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Versatile Router-Bit Storage Vincennes IN

Versatile router-bit storage is not that hard to make. The following article has 8 tips to offer to help you build your own tool stand. So read on to get more detailed instruction below.

Vincennes - Auth Hometown
(812) 886-0669
1815 N 6Th St
Vincennes, IN
Store Hours
Hometown Dealers
Store Type
Hometown Dealers
Hours
Mon:9-19
Tue:9-19
Wed:9-19
Thu:9-19
Fri:9-19
Sat:9-18
Sun:12-17
Store Features
Mon:9-19
Tue:9-19
Wed:9-19
Thu:9-19
Fri:9-19
Sat:9-18
Sun:12-17

LOWE'S OF VINCENNES, IN
812 895-0538
2700 NORTH 6TH STREET VINCENNES, IN, 47591
Vincennes, IN
 
Niehaus Home Center
(812) 882-2710
1023-1025 Main St
Vincennes, IN
 
Bender Lumber
(812) 254-7774
2112 East State
Washington, IN
 
Lawrence County Ace Hardware
(618) 943-3762
2401 James St
Lawrenceville, IL
 
Fastenal- Vincennes
812-886-5877
2803 North 6th Street Vincennes, IN, 47591
Vincennes, IN
 
Lowe's
(812) 895-0538
2700 North 6Th Street
Vincennes, IN
Hours
M-SA 7 am - 9 pm
SU 9 am - 7 pm

Mackey's Do it Best Hardware
(812) 735-2779
321 N Main Street
Bicknell, IN
 
Greenwood Hardware Inc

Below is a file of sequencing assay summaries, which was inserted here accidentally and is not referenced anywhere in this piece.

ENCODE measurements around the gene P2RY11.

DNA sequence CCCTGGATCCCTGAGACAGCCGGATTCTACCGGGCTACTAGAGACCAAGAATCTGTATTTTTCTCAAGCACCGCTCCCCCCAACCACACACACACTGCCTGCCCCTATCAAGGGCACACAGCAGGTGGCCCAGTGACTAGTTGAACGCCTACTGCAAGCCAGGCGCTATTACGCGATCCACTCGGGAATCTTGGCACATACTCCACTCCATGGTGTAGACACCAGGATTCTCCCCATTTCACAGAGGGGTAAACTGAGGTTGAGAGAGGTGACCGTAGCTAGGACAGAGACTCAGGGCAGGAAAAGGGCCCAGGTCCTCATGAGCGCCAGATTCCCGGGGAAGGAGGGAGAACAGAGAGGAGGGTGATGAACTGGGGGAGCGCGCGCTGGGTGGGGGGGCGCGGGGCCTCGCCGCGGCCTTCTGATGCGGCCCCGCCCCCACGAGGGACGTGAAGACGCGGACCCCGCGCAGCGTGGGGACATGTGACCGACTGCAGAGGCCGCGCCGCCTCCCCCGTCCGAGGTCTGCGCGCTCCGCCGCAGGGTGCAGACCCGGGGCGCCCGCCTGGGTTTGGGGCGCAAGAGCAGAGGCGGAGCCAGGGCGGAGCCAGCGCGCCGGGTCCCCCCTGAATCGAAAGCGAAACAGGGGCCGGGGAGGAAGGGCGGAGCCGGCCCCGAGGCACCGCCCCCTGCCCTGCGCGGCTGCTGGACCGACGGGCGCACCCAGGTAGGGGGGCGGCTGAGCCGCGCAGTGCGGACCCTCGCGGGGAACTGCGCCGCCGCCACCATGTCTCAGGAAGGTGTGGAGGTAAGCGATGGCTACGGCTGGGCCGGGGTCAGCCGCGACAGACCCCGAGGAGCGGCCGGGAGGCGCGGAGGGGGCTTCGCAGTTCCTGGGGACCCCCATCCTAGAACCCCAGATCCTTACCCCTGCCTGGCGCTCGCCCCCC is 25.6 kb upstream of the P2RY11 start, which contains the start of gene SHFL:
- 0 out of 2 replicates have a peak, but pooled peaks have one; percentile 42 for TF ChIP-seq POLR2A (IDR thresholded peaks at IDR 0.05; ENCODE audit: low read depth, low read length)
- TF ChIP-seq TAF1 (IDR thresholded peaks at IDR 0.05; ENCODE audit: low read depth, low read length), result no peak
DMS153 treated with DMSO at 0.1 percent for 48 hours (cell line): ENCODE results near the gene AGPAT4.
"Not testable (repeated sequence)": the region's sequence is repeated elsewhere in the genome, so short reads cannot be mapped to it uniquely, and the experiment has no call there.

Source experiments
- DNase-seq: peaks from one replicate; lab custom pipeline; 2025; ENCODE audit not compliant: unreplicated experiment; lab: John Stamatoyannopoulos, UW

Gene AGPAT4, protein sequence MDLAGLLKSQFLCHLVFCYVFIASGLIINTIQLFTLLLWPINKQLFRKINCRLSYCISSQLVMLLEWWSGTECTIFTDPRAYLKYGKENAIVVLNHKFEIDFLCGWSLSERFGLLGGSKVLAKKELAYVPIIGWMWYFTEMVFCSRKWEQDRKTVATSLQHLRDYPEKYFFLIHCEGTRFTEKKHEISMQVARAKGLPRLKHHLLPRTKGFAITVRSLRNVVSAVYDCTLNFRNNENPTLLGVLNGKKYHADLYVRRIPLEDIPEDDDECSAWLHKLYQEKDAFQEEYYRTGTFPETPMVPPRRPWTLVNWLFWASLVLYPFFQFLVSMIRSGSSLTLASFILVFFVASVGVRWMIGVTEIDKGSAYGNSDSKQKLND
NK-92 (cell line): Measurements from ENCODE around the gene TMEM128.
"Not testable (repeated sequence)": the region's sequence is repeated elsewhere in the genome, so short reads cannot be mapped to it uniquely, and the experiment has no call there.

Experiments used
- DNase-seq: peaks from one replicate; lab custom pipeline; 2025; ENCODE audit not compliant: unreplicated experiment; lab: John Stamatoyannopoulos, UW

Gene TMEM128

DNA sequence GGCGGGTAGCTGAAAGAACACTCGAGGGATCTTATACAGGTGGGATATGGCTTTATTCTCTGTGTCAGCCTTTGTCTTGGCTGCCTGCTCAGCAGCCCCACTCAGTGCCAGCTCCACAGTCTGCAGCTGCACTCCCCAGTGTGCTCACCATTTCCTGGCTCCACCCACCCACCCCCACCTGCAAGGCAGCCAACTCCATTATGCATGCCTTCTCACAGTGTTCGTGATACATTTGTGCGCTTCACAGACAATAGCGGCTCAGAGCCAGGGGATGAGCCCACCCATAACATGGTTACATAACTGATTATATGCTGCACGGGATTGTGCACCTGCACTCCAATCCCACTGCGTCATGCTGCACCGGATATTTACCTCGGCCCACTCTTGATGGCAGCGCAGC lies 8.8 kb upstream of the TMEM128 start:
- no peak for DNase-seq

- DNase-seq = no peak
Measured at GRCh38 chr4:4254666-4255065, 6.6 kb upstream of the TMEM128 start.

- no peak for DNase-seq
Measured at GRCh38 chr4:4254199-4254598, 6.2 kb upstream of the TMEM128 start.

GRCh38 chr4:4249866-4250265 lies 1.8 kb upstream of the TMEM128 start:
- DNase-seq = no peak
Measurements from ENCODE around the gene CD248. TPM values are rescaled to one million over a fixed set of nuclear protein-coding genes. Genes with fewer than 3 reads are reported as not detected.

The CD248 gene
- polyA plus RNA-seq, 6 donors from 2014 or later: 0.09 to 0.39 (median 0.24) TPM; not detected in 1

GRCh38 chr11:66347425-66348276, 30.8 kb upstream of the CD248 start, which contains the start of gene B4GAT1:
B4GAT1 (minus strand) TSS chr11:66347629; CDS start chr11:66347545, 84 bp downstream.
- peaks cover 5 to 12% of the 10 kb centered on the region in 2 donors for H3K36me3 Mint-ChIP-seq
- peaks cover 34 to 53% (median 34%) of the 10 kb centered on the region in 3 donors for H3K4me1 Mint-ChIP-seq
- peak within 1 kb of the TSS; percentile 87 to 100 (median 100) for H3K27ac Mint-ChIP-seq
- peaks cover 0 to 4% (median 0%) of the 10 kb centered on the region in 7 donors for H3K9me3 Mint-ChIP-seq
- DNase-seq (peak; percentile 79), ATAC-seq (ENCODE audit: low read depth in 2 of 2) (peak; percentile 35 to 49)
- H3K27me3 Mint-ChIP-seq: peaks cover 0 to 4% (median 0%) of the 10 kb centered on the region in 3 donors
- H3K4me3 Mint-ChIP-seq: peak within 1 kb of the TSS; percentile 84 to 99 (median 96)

(812) 254-1734
708 E Main St
Washington, IN
 
Petersburg Hardware
(812) 354-8350
105 N 5th Street
Petersburg, IN
 

Versatile Router-Bit Storage

Versatile Router-Bit Storage

When it comes to router-bit storage, I could write a book. I’ve tried everything, but I think my latest design is a keeper. 

I prefer to keep my bits protected in a drawer. At first, I just drilled some holes in a block of MDF and set that into the drawer. But it proved difficult to thread my hand through the forest of sharp carbide when reaching for a bit. Several bandages later, I had a better idea. I cut 3/4-in. MDF into square blocks small enough to fit in a row inside the drawer but big enough to hold my panel-raiser bit. I left about 1/16 in. of clearance around each block so I can easily lift them in and out. It’s best to keep the blocks square, so you don’t have to turn one this way or that to fit it in its space. I drilled holes for the 1/2-in. shanks using a 33/64-in. twist bit and for 1/4-in. shanks using a 17/64-in. bit. The slightly oversize holes allow the bits to slip easily in and out. 

To avoid reaching into the sharp bits, I cut some 5/16-in. dowel stock to make handles for lifting the blocks. The knobs at the top are made from 3/4-in. wooden balls I picked up at a craft and hobby store. Now it’s easy to select just the bit I want and take it right to the router table.

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